That’s a muscle around the eyes that causes, when contracted when you smile, causes these
lines often referred to as crow’s feet lines. We treat that with Botox™ and that relaxes
those muscles. We improve skin quality with a combination of platelet-rich plasma (PRP)
which is derived from your own blood and used to stimulate the collagen. And basically,
the goal is to improve the backbone of the skin, the dermis of the skin so that the skin
doesn’t wrinkle as much. Understand that you’ll always have some wrinkling when you
smile. It’s very natural and appropriate but to kind of prevent the lines from being
too deep especially when you are at rest which we refer to as static lines, a program of
Botox™ and skin quality improvement is certainly an option. In addition, there are thermal energy based
devices that help tighten the skin. And usually for someone who has Asian skin, I go towards
the radiofrequency treatments such as what we have in our office called Pelleve to help
tighten the skin but that is dependent again on where in the hierarchy of importance these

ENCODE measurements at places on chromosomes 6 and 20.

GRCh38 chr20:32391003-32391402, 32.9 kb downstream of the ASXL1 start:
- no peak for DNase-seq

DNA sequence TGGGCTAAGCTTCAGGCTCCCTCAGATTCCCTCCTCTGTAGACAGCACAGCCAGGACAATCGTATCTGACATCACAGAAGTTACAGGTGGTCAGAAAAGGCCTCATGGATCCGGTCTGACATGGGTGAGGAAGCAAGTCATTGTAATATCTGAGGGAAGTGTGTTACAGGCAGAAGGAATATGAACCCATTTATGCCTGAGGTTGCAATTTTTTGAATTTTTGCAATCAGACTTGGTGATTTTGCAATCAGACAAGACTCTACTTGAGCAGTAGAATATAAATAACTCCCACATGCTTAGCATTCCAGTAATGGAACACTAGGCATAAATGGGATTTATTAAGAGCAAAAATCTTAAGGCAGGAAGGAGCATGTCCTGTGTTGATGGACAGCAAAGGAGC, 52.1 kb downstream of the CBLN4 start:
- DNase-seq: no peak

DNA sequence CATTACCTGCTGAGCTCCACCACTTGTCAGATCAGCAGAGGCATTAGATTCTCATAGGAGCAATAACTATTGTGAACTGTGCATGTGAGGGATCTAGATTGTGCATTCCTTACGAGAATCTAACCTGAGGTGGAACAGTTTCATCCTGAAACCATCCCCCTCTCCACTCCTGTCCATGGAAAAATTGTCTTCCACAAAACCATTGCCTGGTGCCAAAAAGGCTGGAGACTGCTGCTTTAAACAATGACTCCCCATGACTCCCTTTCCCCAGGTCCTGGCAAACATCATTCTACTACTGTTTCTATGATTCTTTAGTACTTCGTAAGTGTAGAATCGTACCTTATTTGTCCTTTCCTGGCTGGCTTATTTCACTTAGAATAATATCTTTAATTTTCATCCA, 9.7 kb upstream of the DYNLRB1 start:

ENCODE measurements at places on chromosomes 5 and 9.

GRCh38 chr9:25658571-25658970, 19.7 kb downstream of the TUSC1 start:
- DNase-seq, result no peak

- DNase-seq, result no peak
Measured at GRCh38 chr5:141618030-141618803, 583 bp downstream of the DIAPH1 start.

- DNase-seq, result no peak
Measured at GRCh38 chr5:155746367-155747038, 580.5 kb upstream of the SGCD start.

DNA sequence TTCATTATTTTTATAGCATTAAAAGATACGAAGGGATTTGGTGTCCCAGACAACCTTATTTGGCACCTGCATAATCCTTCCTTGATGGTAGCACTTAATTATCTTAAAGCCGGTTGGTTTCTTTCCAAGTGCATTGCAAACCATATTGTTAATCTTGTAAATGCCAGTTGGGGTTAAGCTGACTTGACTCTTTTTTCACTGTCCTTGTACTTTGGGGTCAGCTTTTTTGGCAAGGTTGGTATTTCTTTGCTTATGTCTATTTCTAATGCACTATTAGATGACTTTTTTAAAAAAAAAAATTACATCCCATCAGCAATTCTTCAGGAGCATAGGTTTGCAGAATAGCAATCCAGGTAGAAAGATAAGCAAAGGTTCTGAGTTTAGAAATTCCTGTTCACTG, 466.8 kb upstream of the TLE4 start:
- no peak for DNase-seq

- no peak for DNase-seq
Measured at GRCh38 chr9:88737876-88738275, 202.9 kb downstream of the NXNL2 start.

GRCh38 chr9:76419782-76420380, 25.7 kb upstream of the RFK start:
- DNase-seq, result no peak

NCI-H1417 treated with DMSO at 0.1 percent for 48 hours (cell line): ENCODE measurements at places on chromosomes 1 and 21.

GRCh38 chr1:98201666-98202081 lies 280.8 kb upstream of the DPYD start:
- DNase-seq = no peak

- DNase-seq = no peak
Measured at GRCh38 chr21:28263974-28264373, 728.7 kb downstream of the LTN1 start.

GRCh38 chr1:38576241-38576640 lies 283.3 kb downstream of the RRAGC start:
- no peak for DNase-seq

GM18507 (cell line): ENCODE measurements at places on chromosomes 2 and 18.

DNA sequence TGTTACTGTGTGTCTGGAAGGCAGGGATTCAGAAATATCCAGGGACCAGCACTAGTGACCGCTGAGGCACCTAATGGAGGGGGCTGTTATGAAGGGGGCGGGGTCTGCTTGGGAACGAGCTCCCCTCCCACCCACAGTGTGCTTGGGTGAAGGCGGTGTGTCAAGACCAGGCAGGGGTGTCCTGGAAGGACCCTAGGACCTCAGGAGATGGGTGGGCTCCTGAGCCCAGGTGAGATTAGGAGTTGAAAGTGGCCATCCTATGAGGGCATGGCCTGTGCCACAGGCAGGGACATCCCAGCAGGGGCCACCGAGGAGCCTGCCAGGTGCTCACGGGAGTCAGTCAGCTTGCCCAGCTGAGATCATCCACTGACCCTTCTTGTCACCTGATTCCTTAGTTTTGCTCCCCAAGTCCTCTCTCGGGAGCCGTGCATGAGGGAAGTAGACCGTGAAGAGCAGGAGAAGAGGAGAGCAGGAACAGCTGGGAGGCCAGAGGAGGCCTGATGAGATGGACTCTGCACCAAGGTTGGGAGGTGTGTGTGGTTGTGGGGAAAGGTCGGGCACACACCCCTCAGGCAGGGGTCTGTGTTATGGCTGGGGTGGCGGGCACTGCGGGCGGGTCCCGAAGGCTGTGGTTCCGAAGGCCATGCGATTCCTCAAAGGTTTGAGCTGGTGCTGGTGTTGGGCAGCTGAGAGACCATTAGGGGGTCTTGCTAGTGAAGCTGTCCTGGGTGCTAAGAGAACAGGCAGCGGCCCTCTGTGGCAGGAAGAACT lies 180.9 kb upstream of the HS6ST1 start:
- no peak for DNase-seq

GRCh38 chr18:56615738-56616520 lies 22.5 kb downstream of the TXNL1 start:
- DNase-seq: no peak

concerns fall. So I think it’s important that you have
this discussion with your doctor and look at yourself with your eyebrows raised. If
you focus not only on the shape of the eyes but at the shape of the whole facial expression
or the appearance of the facial expression, I think you won’t want to have your eyebrows
that high up. If you do, then you should certainly move forward with the brow lift but I think
you’ll probably be, most likely better off with the upper eyelid surgery as well as possible
lower eyelid surgery So I hope that was helpful, I wish you the
best of luck and thank you for your question.